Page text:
This pattern of an abrupt decline in global psychometric performance concurrent with clinically detectable cognitive change suggests a possible strategy to help detect dementia in its early stages, when intervention theoretically would be most useful.3,12 This strategy would involve the longitudinal administration of a battery of psychometric tests. An abrupt decline in performance would alert the health care provider to the possible need for further clinical investigation.
Although global psychometric performance was stable on repeated testing before the development of clinically detectable cognitive changes, performance on 1 specific test, WMS Logical Memory, did deteriorate before the onset of detectable clinical changes and global psychometric deterioration. The WMS Logical Memory tests the ability to recall information contained in a brief prose passage. Although this single significant decline may merely represent capitalization on chance, one plausible interpretation of this finding is that functional or structural changes are occurring in brain regions subserving this form of memory before the more global and cataclysmic changes known to be present by the time of the earliest clinical manifestations of DAT. Further research is needed to determine the utility of WMS Logical Memory or similar tests in accurately predicting the development of DAT. Our sample is unusually healthy and well educated. Demonstrating the usefulness of changes in performance in WMS Logical Memory in a group of seniors more representative of the elderly population would also be important.
Our finding that those who developed dementia had initially lower performance levels has been reported by others.8- 12,40- 43 The fact that few individuals in our study developed clinically detectable dementia within the first 5 years of follow-up speaks against initial misclassification of demented participants as having a CDR of 0 as a contributing factor to this observation. Comparatively poorer cognitive abilities throughout life may reflect a brain that is more susceptible to pathophysiological processes associated with dementia or is less able to compensate for Alzheimer disease–associated lesions (ie, the reserve hypothesis). This hypothesis does not imply that a person with poor intrinsic cognitive ability necessarily will develop dementia; many individuals in our sample with initially low scores maintained their levels of cognitive performance longitudinally.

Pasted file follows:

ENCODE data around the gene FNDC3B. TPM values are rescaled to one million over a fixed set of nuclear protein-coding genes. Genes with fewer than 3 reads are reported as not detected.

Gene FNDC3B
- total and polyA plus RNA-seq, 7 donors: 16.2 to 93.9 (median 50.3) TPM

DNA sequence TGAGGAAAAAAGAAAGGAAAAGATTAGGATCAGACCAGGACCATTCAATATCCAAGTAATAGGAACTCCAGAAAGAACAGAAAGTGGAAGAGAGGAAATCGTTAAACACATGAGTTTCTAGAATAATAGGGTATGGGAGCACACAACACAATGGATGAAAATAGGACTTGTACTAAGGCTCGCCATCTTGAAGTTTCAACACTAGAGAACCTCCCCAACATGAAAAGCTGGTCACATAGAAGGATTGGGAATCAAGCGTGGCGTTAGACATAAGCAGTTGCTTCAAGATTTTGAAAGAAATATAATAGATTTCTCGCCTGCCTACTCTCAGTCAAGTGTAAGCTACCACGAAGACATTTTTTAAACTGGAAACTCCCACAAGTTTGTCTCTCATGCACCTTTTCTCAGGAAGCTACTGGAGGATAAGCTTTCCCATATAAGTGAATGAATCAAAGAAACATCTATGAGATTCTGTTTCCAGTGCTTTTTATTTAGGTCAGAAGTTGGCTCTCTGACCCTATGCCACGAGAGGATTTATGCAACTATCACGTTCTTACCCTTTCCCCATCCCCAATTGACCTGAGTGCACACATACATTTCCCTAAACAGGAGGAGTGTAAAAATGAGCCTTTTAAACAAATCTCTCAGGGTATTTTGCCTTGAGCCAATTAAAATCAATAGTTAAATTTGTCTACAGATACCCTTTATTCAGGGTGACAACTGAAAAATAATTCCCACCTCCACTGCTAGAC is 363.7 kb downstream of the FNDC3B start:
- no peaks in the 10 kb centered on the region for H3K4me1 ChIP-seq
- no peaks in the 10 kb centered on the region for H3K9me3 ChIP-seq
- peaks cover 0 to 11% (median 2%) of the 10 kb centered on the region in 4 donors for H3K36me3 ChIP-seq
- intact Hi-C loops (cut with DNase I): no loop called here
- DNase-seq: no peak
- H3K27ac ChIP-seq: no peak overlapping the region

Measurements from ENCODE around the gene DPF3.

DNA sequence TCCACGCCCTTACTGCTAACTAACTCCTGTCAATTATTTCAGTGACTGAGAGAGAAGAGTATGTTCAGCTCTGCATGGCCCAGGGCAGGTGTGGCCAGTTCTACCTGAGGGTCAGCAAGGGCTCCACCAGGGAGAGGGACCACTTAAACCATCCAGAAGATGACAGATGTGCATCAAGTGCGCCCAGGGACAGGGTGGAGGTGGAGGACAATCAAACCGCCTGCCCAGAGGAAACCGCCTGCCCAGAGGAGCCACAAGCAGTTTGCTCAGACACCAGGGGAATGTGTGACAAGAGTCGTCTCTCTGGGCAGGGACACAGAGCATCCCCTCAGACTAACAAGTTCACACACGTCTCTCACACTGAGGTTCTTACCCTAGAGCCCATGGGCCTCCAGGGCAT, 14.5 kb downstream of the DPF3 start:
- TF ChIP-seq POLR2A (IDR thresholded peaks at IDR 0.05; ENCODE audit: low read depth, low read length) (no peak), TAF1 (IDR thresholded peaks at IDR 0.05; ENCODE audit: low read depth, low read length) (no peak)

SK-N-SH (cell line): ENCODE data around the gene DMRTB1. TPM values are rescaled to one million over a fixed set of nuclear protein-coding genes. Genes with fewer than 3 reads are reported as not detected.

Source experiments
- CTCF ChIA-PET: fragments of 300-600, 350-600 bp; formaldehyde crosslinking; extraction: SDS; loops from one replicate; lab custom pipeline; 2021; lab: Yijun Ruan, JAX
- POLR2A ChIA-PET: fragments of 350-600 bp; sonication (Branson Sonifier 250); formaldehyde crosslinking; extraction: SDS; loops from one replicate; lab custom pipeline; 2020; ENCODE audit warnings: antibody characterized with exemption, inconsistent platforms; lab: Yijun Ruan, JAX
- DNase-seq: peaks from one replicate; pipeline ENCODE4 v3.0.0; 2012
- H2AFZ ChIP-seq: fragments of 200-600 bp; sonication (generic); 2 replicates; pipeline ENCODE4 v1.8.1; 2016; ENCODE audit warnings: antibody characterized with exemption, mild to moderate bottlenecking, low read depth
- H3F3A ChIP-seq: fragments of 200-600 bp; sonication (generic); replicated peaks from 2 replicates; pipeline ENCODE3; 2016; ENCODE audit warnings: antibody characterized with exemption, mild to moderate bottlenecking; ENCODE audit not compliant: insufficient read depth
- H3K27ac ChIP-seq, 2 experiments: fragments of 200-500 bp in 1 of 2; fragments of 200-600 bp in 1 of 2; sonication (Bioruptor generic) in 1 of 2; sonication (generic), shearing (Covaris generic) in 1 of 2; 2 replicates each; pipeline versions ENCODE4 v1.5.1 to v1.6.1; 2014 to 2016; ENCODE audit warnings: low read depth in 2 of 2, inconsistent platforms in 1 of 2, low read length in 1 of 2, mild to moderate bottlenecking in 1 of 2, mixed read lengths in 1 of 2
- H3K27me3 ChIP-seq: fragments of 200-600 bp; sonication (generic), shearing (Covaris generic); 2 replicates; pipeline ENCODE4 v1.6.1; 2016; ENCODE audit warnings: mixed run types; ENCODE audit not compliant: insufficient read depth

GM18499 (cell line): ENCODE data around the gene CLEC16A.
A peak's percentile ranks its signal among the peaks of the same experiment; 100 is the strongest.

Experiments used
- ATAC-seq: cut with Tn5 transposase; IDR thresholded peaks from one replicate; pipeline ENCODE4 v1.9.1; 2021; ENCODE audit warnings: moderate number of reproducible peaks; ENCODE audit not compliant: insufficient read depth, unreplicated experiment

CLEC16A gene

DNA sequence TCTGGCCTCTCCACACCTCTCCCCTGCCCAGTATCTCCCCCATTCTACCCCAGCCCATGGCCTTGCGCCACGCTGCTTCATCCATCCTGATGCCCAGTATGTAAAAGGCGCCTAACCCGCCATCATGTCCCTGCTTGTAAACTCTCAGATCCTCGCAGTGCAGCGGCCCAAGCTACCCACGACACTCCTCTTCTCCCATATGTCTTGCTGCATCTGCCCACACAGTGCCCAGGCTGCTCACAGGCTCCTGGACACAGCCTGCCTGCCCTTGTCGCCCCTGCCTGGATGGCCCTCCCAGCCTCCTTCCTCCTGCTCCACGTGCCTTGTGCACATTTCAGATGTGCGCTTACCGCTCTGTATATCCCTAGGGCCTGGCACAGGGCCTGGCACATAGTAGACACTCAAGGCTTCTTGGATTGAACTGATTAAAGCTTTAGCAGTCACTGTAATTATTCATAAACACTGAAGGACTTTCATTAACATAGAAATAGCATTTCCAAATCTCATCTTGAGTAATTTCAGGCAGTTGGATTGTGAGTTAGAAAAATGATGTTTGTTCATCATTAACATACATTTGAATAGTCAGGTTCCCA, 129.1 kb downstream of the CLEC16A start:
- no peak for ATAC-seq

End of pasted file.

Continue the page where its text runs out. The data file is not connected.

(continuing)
In summary, people who eventually developed dementia performed less well on psychometric testing years before clinical symptoms were evident. At the time that subtle clinical changes were first noted, a sharp change in psychometric performance was also observed. Before global psychometric changes and before clinically detectable cognitive changes, the ability to recall information from a prose passage (WMS Logical memory) began to deteriorate. On the other hand, people who remained cognitively intact on the basis of clinical evaluation were able to maintain stable psychometric performance when measured longitudinally for periods up to 15 years. These data imply that abrupt decline from baseline cognitive performance on repeated evaluations may represent the onset of dementia rather than a benign aging process.
Accepted for publication July 17, 1997.
This study was supported by grants AG 03991 and AG 05681 from the National Institute on Aging, Bethesda, Md.
We wish to acknowledge Daniel W. McKeel, Jr, MD, for his assistance and enthusiasm in microscopic examinations of brain tissue and the physicians and staff of the Memory and Aging Project, Washington University, and the Alzheimer's Disease Research Center for assessments of participants.
Reprints: Eugene H. Rubin, MD, PhD, Department of Psychiatry, Washington University School of Medicine, 4940 Children's Pl, St Louis, MO 63110 (e-mail: email@example.com).